Four hours after my last exam, the midwife checks me again. I’m still at 5 centimeters, but she stretches me to a 6. I look at my doula in despair, and begin to weep. Four hours! One centimeter? Quick math tells me the road to 10 centimeters could be a freakin’ long one. Jonathan holds me. Erin rubs my back. I boo hoo for several minutes, then pull myself together – my baby needed me.
At 5:00pm my family reports via doula Erin that they have dinner and are offering Jonathan some grub. I encourage him to eat (remember that 6am bowl of oatmeal? Yeah, that’s the last significant thing either one of us has eaten). Jonathan is reluctant to leave me, but I tell him to send my mom in. I know as soon as I see her that she has been dying in the waiting room listening to me in pain. And I didn’t know how much I needed her with me until she was there. Joking with me in between contractions. Breathing with me through them. Rubbing my back. Encouraging. Praying.
Still in pain (duh) I jump back into the tub at 6:00pm. At this point I feel miserable. I’m saying I want to be done. My stomach is rolling and I tell my mom I need to vomit. A large bin is produced. I fill it. Twice. Honestly, I felt like this is the worst thing that could’ve happened to me. I hate puking. But – my stomach felt so much better after the vomiting incident – and when I got out of the tub at 7:45pm, I had more good news. 9 centimeters! *insert fist pump here*
The downside was that this 9 cm was accompanied by a swollen cervical lip that just wouldn’t budge, and the baby can’t come out unless you are a perfect 10. Thus would begin the most painful two and a half hours of the whole labor. We tried everything to reduce that swelling. A natural anti-inflammatory. Side-lying with changing sides every two or three contractions (I wanted to hit someone every time they told me to turn over). Rupturing my membranes. Finally, my midwife decided enough was enough. She ‘manually’ reduced my swollen cervix while I was pushing (a practice that, simply put, is barbaric).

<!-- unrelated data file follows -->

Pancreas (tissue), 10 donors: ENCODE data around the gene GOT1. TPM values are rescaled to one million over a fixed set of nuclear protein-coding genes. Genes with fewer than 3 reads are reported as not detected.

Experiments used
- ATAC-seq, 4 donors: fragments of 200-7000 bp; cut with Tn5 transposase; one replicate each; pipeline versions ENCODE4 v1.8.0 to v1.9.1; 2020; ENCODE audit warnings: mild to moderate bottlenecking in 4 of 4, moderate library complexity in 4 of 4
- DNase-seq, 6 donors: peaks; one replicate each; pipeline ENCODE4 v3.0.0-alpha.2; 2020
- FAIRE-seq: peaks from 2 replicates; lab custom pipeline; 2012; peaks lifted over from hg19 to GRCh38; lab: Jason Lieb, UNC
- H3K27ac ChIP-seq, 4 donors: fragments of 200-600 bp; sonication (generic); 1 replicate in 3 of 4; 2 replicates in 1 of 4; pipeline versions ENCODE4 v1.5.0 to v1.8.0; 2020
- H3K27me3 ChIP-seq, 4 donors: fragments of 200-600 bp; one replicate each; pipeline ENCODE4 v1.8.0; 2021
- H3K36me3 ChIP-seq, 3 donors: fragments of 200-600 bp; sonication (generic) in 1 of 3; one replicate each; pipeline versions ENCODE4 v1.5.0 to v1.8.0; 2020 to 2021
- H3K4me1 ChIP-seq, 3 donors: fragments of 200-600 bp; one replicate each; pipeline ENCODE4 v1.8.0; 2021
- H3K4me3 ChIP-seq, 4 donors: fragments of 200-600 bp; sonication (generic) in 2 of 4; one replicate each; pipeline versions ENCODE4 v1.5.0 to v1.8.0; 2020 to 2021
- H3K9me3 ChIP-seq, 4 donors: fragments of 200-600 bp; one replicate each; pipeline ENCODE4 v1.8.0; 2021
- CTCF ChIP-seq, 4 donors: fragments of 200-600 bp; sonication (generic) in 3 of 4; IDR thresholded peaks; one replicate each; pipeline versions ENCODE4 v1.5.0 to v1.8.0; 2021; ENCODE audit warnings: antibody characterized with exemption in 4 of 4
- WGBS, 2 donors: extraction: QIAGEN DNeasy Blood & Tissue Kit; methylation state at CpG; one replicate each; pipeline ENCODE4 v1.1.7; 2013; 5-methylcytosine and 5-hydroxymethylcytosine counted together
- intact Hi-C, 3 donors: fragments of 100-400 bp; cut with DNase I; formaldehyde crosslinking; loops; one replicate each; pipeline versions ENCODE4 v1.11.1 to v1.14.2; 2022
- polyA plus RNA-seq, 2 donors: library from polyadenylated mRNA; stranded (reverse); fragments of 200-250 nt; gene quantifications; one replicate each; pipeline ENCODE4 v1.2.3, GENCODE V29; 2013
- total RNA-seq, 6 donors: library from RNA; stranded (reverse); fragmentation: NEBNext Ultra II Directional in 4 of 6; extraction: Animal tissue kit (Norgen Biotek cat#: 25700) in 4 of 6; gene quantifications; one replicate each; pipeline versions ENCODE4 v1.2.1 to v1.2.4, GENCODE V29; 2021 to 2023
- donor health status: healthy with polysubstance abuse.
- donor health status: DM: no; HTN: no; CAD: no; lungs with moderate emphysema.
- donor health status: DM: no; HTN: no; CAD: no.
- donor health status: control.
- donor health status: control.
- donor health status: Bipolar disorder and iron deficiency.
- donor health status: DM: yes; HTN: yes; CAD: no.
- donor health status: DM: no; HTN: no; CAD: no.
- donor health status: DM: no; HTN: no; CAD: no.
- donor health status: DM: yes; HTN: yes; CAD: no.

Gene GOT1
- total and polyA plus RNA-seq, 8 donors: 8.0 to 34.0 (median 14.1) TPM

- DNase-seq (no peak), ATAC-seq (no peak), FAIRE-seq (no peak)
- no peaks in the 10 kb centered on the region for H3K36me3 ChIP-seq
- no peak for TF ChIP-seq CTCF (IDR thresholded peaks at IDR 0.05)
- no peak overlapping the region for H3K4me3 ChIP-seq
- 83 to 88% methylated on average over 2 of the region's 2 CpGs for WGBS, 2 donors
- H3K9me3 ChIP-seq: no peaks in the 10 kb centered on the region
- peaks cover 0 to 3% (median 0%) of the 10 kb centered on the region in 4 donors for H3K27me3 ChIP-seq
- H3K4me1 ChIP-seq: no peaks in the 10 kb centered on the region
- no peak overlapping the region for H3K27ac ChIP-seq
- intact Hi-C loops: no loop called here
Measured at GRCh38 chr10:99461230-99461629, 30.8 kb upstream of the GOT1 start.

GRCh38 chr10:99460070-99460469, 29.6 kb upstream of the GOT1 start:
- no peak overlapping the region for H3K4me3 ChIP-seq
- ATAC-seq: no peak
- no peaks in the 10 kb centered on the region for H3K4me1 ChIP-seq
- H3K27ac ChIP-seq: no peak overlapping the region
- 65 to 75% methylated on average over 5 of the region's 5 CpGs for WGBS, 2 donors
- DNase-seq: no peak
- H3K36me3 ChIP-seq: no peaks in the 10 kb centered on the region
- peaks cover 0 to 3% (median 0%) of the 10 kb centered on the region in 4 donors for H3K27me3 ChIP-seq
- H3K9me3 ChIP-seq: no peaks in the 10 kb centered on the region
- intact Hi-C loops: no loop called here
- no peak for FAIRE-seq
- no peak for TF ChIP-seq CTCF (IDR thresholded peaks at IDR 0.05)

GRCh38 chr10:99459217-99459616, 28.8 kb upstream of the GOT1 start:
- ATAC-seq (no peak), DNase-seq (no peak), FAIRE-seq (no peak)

I started pushing at 10pm on the birth stool. Then on the toilet. Then on my side. Hands and knees. Finally they had me on my back. Apparently baby’s large head was reluctant to make its way out. I never felt a strong urge to push, something I think was a huge detriment. We’re not sure why I never felt an urge, but my doula was confident it would not be a repeat problem with baby #2 (ha! As if I was even thinking about pushing something else out of myself ever again at that point).
Around 10:50 I was able to reach down and feel the baby’s head. Talk about second wind! I could almost taste victory. This marathon was almost over! The midwives were scaring me, though…constantly checking baby’s heart rate and then looking at their watches, then giving each other looks that made me feel like everything might go downhill in a big hurry. So when contractions rolled around, I pushed with all my might. When they asked me to do something, I did it quickly, even if it hurt worse than whatever I was doing before. Then they put the oxygen mask on me.
11:12. Ring of fire. I scream a pretty feral scream. And her head is out. I was ready to retire. Then we sit there for what seems like an eternity waiting for another contraction to help me push the rest of the baby out. It feels like forever, but a minute later…
11:13pm. Annie Joy draws her first breath. And then she screams for about thirty minutes. But I fall in love as I cuddle my new babe on my naked chest. She’s a little purple/blue, but obviously breathing fine. I think she looks so tiny. My mom confirms that the baby is, indeed, female. Jonathan has tears in his eyes as he kisses me, then Annie, then me, then Annie again. He has been on edge for the last 18 hours, and he is finally at peace to know that both of his girls are safe and sound.
Photos courtesy of Erin de Kock